Common terms that people use to describe Chapter 7 bankruptcy are liquidation bankruptcy and discharge bankruptcy.
The first term — liquidation bankruptcy — reminds us that a bankruptcy trustee can take possession of assets and liquidate them in order to pay creditors as part of a Chapter 7 bankruptcy. However, state or federal exemptions apply. Exemptions refer to personal property (such as household goods or jewelry) that is not subject to liquidation. In our experience as a Florida bankruptcy law firm, most people who file Chapter 7 bankruptcy are able to keep most or all personal property.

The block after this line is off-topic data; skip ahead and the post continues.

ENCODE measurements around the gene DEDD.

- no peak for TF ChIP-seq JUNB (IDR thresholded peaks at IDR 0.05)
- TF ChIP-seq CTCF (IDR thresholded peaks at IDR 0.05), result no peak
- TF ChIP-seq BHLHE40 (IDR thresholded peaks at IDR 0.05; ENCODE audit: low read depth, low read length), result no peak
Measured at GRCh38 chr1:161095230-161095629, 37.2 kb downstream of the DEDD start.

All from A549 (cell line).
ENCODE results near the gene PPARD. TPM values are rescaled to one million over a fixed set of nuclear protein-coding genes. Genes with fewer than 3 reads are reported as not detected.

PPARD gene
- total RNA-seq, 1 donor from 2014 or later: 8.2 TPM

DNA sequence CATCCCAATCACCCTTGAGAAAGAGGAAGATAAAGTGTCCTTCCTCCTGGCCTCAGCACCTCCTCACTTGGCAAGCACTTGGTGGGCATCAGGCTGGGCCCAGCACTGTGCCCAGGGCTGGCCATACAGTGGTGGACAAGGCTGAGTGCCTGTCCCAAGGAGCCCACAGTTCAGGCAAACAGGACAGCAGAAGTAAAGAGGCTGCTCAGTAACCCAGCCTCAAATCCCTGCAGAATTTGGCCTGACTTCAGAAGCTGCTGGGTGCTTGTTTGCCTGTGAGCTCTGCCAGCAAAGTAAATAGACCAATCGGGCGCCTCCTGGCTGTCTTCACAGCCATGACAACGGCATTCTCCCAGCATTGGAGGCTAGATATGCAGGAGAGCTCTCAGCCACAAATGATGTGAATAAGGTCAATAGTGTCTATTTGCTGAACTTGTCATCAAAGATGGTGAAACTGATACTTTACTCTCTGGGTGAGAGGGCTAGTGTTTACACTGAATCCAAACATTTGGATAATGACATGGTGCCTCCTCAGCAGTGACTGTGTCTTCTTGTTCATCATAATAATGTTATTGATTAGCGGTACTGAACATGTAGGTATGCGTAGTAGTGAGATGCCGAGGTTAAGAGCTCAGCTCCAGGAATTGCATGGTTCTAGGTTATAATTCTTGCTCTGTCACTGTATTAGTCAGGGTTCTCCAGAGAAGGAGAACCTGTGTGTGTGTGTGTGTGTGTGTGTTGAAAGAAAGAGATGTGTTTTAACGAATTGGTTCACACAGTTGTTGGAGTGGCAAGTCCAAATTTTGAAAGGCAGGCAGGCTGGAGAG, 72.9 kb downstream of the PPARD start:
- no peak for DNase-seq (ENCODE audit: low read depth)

The second term — discharge bankruptcy — describes the great potential that Chapter 7 bankruptcy has to free individuals and couples of debts they cannot repay. Dischargeable debts may include credit card bills, installment loans, medical bills and cash advances from banks or “payday loan” companies. Certain types of debts are not dischargeable and will remain payable even for people who file Chapter 7 bankruptcy. Child support payments, student loans, gambling debts and most taxes are typically not dischargeable except in severe hardship cases.
Chapter 7 bankruptcy, when it is appropriate and when it is done correctly, has extraordinary power to give overburdened debtors a fresh start. Individuals, couples and businesses can use this type of bankruptcy to deal with unmanageable debt. We guide debtors in Florida capably through all aspects of a Chapter 7 bankruptcy. The first step is a government-mandated means test to determine eligibility. If you elect to file bankruptcy, we will also counsel you on the best, fastest and safest ways to begin rebuilding your credit.